1. What is a brewpub?
A brewpub is a full-service restaurant that makes beer. With so many different styles of bars — gastropubs, microbreweries, taprooms — it can get a bit confusing.
To be officially designated a brewpub in the U.S., an establishment needs to sell a minimum of 25% of its own beer on-site. Most brewpubs sell a much higher percentage of their own beer on-site, and many sell exclusively at their restaurants and bars. The beer is often dispensed straight from large industrial-looking storage tanks, which are usually visible to customers. The tanks become a focal point of the décor and add an air of authenticity.
Extensive food menus are another signature of the brewpub experience. The cooking runs the gamut from typical pub grub fare ideal for absorbing alcohol to gourmet offerings with seasonal ingredients. No matter the cooking style, the menus always complement the beer and often boast a vast selection of appetizers and shared plates to nibble on while drinking.
2. What is the history of brewpubs?
Brewing beer is as old as time (the oldest beer recipes were written in ancient cuneiform), and the first commercial brewery in the U.S. opened nearly 150 years before our nation's founding.
The original American beer was a heavy British-style ale, and it wasn’t until an influx of immigrants in the 1800s that beer culture evolved to include a much broader range of tastes. The brewpub as we know it today (breweries-slash-restaurants) is a recent phenomenon.
The first two brewpubs opened in the 1980s and are considered trailblazers in the craft brewing field: Grant’s Brewery Pub in Yakima, Washington, and Buffalo Bill’s Brewery in Hayward, California.
3. What is typically on a brewpub menu?
Brewpubs offer an eclectic, rotating selection of beers primarily brewed on-site. The emphasis is often on new flavors and varied brewing techniques, and the beer is produced in smaller amounts than in large breweries.
It’s common for brewpubs to have a full liquor license and to spotlight “guest” beers on tap. A brewpub kitchen turns out food that complements their specific style of beer. Food and beer pairing suggestions are standard.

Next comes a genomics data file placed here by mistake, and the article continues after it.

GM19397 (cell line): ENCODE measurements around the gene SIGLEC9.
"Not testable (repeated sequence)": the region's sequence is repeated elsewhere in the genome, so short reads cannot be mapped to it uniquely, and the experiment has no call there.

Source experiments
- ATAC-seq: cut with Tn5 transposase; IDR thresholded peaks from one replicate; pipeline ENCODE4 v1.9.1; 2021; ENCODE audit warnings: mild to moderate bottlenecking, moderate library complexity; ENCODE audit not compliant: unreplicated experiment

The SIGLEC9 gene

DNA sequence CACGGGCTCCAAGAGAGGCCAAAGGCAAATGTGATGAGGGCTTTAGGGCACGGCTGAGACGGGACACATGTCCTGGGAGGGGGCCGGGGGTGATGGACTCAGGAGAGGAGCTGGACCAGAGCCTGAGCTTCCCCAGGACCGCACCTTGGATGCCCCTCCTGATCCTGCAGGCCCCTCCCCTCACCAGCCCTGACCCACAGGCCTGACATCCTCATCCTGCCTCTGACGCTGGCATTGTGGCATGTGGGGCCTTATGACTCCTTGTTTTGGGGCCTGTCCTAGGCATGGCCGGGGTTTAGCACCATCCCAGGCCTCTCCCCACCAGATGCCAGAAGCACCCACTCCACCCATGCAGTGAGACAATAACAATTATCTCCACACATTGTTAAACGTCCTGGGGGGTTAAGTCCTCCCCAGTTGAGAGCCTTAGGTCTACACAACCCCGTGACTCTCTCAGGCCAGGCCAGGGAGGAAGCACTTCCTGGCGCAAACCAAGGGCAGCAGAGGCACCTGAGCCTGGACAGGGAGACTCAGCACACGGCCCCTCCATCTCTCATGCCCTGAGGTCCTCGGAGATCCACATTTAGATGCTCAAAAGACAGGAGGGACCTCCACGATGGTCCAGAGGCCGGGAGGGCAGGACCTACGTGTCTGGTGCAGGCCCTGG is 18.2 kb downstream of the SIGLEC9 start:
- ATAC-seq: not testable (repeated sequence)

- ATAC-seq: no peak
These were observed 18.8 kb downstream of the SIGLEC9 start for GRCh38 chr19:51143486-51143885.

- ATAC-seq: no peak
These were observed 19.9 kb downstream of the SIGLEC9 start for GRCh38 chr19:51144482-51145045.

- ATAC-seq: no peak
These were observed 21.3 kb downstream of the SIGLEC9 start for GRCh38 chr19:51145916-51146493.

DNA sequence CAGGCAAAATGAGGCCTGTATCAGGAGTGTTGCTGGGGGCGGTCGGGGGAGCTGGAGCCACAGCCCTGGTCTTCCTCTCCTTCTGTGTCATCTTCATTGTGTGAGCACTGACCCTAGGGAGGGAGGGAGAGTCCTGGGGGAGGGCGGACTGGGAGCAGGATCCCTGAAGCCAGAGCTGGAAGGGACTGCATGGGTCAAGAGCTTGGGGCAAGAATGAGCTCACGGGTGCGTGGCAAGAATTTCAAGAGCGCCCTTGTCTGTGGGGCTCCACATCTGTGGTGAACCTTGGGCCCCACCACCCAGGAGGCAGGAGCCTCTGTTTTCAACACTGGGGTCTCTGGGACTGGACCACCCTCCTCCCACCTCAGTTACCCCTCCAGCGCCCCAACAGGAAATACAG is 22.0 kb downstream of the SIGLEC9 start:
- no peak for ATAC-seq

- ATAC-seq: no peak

Some brewpubs specialize in international cuisine, like Mexican, Japanese, and Italian, while others weave in a little bit of everything, from pizza and sausages to oysters and duck confit. Seasonality and high-quality ingredients are top priorities.
4. How do you start a brewpub?
Before anything else, owners should have a passion for beer and a comprehensive understanding of running a brewery business. Breweries require specific technical knowledge and have significant equipment requirements, along with maintenance challenges.
Since a brewpub is a combo of two businesses – a brewery and a restaurant – hiring and training staff for each will be a priority. Employees should be well-versed in both the food and beer menus and able to make pairing suggestions for customers.
5. How much does it cost to start a brewpub?
Data from FreshBooks puts the cost of opening a restaurant between $100 and $800 per square foot, with a median of $450 per square foot. The amount to open a brewpub will likely be higher than the median, thanks to the special brewing equipment needed to run the business.
Additionally, brewpubs generally require large spaces to accommodate all areas of the operation, from the brewery to sit-down dining areas to the bar. This can translate to higher utilities, rent, and build-out costs for the space.
6. Most popular types of brewpubs
An enticing, frequently changing beer selection and a warm, lively atmosphere is a winning combo for brewpubs. Customers appreciate the technical skill required to produce a high-quality beverage.
Popular brewpubs showcase how the beer is brewed, with visible storage tanks and information about their techniques. Depending on the laws in the area, many popular brewpubs operate to-go services with growlers or online ordering, and many distribute beer to off-site locations to build brand awareness.
Not all customers are beer aficionados, so brewpubs must offer intriguing food options made with high-quality ingredients to draw in non-beer drinkers.
Brewpubs are often independently owned and have gained loyal followings by being flexible. Their relatively small size allows them to pivot quickly and creatively to meet their customer's changing tastes and preferences.
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